Ben Geman writes: On Saturday night, the British distance runner Mo Farah will try and become the first athlete to sweep the 5,000- and 10,000-meter races at consecutive Olympics since Finland’s Lasse Viren won both in 1972 and 1976. Farah has already found a heart-stopping way to pay homage to the Finn, albeit accidentally. Viren famously fell mid-race during the 10,000-meter in 1972 but managed to get up and still win. Forty-four years later, in the middle of last Saturday’s 10,000 in Rio, Farah got tangled up with the American runner Galen Rupp, his friend and sometime training partner, and went crashing onto the track. It briefly looked as though Farah’s race was over. But he sprang up, rejoined the pack, and won in the same way he’s dominated the biggest international races for a half-decade: by separating himself from runners still in the mix and entering the final lap with a blistering closing kick.
Farah is tangled up with forces off the track too. He’s an immigrant who came to England from Somalia in order to escape conflict there at the age of eight. Time and again in recent years, the 33-year-old Farah, a devout Muslim, has prayed on the track and draped himself in the British flag after crossing the line for wins on the biggest stage, including at London’s 2012 games and then biennial World Championships in Russia and China in 2013 and 2015.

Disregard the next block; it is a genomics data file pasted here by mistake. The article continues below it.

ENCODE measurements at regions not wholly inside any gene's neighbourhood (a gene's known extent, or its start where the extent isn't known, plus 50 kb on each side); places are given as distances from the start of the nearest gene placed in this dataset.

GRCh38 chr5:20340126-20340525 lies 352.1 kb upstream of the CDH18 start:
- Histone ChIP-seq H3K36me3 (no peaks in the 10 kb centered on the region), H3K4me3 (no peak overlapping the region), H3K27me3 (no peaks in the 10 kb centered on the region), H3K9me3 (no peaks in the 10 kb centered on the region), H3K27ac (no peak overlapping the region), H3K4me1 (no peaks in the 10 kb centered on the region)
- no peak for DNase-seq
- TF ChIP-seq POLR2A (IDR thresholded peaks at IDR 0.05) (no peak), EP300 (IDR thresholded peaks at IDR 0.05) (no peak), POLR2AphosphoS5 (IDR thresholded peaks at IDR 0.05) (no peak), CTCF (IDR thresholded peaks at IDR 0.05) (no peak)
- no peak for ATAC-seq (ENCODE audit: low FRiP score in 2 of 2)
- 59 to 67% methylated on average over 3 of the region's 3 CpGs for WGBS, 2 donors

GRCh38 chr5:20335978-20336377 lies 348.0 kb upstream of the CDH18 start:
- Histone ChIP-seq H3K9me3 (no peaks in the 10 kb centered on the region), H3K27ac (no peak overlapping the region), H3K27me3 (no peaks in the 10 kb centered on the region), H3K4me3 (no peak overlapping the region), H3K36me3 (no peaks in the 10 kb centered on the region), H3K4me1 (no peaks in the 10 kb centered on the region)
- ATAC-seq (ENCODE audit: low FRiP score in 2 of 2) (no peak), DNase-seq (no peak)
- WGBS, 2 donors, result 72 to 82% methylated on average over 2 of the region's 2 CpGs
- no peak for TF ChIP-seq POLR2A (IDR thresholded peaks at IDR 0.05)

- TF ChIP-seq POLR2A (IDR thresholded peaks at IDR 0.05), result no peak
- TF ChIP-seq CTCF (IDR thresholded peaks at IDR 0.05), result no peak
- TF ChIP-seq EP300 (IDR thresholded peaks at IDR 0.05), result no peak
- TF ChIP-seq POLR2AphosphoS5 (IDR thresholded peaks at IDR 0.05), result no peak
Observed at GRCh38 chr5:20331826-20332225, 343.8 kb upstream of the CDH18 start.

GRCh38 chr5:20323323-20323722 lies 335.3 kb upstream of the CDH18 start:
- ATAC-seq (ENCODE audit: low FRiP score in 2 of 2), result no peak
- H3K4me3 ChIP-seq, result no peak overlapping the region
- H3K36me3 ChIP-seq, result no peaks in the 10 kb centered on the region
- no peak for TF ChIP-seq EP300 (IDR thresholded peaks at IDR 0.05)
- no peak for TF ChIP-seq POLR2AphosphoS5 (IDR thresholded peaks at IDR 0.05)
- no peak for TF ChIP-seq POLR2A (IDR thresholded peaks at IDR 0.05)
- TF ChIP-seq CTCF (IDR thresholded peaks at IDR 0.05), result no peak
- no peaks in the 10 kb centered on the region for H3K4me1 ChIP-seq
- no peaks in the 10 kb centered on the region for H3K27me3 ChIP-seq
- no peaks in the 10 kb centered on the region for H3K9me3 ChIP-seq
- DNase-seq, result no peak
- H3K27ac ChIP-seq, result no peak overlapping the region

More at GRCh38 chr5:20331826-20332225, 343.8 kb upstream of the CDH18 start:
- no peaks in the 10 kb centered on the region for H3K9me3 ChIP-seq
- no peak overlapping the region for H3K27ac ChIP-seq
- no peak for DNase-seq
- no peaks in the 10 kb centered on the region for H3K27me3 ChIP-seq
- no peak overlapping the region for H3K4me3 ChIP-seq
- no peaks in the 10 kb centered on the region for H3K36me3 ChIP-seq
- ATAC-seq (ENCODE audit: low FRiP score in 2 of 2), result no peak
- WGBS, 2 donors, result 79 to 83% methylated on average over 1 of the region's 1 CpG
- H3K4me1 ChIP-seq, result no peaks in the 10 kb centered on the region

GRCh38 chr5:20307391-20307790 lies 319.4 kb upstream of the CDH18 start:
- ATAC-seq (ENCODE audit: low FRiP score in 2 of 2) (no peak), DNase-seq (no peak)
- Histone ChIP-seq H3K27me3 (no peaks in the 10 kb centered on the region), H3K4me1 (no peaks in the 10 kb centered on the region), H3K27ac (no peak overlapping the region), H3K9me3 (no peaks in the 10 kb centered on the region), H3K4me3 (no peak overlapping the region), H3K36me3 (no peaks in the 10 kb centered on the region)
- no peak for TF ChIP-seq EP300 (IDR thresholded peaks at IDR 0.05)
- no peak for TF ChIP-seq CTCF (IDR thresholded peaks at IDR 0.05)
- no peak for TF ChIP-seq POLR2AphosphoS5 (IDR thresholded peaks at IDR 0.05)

Still, Farah has faced claims that he’s not truly a British athlete throughout his career. In an ugly incident last year after Farah set the European record in the half-marathon, the man he took it from, Spain’s Fabian Roncero, dismissed the feat, reportedly claiming that an athlete “born in Somalia is Somali forever.” And this year’s Olympics are unfolding at a very different and even more fraught political moment than Farah’s earlier wins, arriving just weeks after anti-immigrant sentiment helped elicit Britain’s exit from the European Union. Across the Atlantic, Donald Trump has made condemning immigrants a pillar of his campaign to capture the GOP nomination and the White House. [Continue reading…]